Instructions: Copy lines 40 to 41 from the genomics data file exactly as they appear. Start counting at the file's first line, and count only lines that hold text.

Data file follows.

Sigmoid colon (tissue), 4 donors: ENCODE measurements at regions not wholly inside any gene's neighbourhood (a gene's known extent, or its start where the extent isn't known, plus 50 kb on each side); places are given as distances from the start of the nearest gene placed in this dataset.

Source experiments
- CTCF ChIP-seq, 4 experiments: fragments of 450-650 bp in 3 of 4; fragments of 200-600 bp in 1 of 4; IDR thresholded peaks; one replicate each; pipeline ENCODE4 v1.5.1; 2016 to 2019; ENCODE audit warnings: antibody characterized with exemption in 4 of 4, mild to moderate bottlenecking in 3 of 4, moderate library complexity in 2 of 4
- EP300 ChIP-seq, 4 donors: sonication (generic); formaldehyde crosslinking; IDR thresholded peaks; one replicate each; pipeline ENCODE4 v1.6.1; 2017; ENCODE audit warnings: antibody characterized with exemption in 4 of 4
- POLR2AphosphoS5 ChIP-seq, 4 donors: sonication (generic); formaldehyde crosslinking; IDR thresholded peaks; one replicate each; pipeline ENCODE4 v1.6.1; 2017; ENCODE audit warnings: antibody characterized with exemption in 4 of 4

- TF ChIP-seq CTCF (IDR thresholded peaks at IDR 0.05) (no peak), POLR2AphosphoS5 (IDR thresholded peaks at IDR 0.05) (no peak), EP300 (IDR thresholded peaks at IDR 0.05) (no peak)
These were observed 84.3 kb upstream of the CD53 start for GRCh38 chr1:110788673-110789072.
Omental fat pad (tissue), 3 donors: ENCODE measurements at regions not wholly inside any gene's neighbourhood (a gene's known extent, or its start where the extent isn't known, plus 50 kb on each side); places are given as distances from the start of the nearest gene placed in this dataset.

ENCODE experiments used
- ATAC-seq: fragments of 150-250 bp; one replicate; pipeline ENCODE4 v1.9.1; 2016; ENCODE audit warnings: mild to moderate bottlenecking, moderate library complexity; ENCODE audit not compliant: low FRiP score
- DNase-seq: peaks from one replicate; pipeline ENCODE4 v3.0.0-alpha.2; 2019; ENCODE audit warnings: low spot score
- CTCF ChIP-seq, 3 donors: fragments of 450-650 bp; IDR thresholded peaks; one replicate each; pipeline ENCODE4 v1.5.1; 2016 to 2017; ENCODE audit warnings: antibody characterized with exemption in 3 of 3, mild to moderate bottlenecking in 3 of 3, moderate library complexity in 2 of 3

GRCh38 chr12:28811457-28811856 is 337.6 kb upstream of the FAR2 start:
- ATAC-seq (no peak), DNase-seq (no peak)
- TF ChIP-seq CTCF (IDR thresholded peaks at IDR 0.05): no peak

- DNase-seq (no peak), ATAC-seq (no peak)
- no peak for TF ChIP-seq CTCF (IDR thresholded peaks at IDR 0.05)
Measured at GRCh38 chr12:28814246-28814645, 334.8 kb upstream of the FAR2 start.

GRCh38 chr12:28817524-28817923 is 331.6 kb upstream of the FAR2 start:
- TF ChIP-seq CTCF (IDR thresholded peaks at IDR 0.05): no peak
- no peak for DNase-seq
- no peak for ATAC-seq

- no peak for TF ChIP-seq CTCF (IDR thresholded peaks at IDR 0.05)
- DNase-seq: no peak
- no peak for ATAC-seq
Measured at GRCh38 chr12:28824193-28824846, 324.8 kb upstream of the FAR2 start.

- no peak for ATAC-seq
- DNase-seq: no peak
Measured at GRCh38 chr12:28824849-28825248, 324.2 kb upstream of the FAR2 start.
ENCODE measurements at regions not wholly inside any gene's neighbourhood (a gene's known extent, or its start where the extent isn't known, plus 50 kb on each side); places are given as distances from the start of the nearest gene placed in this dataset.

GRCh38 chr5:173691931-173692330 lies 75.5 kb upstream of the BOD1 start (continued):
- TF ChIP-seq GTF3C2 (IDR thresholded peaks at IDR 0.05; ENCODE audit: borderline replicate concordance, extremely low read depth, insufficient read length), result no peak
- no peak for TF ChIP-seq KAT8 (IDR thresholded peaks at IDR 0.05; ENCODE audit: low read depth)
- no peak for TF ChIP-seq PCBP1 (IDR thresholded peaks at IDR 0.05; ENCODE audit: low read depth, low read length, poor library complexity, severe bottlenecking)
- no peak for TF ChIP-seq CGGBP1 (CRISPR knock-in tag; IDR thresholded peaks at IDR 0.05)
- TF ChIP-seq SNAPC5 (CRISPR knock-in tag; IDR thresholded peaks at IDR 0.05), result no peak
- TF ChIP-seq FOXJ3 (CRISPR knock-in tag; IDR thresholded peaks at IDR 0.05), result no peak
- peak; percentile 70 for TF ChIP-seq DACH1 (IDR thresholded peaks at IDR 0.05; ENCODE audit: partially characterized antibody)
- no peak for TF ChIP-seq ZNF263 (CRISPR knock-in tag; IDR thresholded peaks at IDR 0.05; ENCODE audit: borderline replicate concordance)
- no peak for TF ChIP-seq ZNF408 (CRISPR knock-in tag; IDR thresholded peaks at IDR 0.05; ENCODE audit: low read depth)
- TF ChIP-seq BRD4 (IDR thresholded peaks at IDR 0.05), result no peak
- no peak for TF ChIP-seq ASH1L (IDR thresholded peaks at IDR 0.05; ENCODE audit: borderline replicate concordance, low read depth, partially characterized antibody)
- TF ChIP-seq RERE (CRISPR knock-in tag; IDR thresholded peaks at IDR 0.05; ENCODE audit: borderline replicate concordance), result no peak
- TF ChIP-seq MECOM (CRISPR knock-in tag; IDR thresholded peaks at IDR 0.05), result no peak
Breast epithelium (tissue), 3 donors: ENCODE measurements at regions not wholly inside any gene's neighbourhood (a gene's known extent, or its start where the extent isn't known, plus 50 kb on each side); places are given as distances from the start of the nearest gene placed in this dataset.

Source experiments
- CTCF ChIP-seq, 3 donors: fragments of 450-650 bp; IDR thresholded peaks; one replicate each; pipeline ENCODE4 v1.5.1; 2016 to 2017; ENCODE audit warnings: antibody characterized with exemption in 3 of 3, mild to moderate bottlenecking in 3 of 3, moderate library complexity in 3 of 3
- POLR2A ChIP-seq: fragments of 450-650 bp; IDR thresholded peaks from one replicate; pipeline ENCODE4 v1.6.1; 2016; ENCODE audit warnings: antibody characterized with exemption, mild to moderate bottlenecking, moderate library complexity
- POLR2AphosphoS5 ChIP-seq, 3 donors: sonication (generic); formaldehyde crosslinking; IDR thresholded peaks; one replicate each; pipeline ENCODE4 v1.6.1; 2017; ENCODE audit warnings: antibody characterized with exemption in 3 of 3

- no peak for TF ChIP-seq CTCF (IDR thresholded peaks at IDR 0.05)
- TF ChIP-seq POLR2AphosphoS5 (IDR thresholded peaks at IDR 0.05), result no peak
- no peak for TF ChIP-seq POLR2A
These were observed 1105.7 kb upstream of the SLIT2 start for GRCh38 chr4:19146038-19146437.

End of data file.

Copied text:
- no peak for TF ChIP-seq ZNF408 (CRISPR knock-in tag; IDR thresholded peaks at IDR 0.05; ENCODE audit: low read depth)
- TF ChIP-seq BRD4 (IDR thresholded peaks at IDR 0.05), result no peak